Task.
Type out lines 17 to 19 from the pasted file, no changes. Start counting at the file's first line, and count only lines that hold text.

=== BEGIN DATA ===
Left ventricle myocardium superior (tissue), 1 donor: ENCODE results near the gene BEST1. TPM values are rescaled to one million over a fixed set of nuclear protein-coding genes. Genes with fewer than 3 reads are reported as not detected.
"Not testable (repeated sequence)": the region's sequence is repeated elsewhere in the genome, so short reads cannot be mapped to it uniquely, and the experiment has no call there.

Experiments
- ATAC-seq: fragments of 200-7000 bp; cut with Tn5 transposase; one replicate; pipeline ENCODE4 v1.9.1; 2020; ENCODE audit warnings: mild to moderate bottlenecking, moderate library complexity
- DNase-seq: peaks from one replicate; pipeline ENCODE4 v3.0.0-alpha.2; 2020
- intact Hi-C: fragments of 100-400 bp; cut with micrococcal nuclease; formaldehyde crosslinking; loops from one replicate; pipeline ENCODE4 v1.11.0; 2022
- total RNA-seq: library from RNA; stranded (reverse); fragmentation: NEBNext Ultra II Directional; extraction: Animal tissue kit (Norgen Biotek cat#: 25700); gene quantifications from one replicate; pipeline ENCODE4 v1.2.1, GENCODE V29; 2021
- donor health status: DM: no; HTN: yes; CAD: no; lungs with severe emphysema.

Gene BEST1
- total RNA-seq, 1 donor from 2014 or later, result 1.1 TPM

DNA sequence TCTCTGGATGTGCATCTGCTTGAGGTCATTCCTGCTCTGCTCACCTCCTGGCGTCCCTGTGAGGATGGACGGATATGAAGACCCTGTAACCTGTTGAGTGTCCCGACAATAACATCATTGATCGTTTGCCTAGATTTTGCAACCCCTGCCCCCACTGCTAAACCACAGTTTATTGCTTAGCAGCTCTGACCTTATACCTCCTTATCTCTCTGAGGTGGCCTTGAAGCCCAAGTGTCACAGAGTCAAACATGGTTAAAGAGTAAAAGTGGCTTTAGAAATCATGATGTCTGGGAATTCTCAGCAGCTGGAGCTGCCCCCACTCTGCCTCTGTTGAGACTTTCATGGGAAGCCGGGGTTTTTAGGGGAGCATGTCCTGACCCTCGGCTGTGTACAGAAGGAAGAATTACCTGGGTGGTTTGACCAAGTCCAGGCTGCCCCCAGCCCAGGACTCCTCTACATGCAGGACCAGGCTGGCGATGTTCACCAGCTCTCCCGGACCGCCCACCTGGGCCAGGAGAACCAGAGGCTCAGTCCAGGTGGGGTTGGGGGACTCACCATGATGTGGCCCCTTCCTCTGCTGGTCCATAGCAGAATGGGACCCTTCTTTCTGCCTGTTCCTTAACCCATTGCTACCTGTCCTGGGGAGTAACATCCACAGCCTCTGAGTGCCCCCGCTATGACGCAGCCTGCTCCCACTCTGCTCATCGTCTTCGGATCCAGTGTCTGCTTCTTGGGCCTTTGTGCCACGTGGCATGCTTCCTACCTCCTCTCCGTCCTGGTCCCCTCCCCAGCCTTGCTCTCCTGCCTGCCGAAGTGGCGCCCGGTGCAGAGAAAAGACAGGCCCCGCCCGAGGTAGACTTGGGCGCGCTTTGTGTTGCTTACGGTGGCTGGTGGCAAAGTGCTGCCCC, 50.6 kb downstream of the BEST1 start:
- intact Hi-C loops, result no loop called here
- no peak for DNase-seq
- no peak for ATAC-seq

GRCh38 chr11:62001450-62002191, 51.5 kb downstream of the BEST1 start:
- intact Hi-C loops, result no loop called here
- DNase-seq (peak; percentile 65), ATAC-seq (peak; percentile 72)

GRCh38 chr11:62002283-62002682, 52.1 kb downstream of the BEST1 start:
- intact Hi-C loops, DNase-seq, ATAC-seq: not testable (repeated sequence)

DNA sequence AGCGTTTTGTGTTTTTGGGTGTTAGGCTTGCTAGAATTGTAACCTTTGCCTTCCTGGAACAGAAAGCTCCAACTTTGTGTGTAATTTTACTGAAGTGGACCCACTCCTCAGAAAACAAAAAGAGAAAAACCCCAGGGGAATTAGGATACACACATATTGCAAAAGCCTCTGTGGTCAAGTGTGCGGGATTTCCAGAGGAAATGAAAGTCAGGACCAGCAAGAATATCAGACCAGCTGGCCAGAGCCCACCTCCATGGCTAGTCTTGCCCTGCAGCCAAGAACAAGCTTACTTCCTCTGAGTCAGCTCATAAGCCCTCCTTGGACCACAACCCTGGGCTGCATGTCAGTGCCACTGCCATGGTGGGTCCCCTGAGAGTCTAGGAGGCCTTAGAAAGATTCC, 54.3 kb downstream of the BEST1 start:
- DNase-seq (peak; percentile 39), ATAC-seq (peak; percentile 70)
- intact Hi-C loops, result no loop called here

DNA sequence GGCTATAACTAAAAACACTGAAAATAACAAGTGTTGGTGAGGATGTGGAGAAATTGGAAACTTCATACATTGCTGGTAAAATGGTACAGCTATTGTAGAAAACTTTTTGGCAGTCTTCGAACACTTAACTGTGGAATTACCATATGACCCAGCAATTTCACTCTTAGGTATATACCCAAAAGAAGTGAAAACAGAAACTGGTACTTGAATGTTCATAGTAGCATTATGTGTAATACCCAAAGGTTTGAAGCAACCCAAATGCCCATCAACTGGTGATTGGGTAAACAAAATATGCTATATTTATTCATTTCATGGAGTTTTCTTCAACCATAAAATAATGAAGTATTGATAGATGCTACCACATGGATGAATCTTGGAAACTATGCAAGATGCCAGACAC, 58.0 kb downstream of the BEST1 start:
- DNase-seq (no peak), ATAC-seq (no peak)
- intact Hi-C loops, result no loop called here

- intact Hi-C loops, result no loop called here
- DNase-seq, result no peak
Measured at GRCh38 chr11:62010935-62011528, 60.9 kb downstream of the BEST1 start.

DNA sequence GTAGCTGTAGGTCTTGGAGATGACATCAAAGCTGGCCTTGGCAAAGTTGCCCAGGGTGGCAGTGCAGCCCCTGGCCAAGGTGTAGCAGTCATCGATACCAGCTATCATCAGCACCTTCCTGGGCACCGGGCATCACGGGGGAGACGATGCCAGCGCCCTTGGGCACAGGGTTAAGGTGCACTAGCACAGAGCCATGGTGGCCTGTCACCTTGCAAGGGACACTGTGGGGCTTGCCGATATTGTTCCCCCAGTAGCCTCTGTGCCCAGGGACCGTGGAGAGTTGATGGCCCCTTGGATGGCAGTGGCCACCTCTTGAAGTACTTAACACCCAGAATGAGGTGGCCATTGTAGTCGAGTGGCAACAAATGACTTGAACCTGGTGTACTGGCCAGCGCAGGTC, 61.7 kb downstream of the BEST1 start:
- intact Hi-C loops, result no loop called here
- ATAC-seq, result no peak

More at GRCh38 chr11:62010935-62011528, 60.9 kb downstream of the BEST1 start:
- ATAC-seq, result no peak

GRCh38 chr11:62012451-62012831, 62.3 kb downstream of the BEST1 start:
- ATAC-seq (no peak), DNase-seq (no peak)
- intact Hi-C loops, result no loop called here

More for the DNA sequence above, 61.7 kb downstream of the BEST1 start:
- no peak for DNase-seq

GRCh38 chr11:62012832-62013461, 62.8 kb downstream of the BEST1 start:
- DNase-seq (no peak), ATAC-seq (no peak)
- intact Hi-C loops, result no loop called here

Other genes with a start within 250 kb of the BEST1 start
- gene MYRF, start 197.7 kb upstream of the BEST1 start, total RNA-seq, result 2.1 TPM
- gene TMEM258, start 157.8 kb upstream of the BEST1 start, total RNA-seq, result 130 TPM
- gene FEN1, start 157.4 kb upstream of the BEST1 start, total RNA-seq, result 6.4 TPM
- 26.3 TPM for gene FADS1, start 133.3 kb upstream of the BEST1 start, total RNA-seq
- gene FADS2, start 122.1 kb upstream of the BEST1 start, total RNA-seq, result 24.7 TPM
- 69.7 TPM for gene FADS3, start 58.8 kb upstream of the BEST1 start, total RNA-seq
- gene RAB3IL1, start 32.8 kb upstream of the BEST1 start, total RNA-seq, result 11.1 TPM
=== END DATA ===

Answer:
- DNase-seq (peak; percentile 65), ATAC-seq (peak; percentile 72)

GRCh38 chr11:62002283-62002682, 52.1 kb downstream of the BEST1 start:
- intact Hi-C loops, DNase-seq, ATAC-seq: not testable (repeated sequence)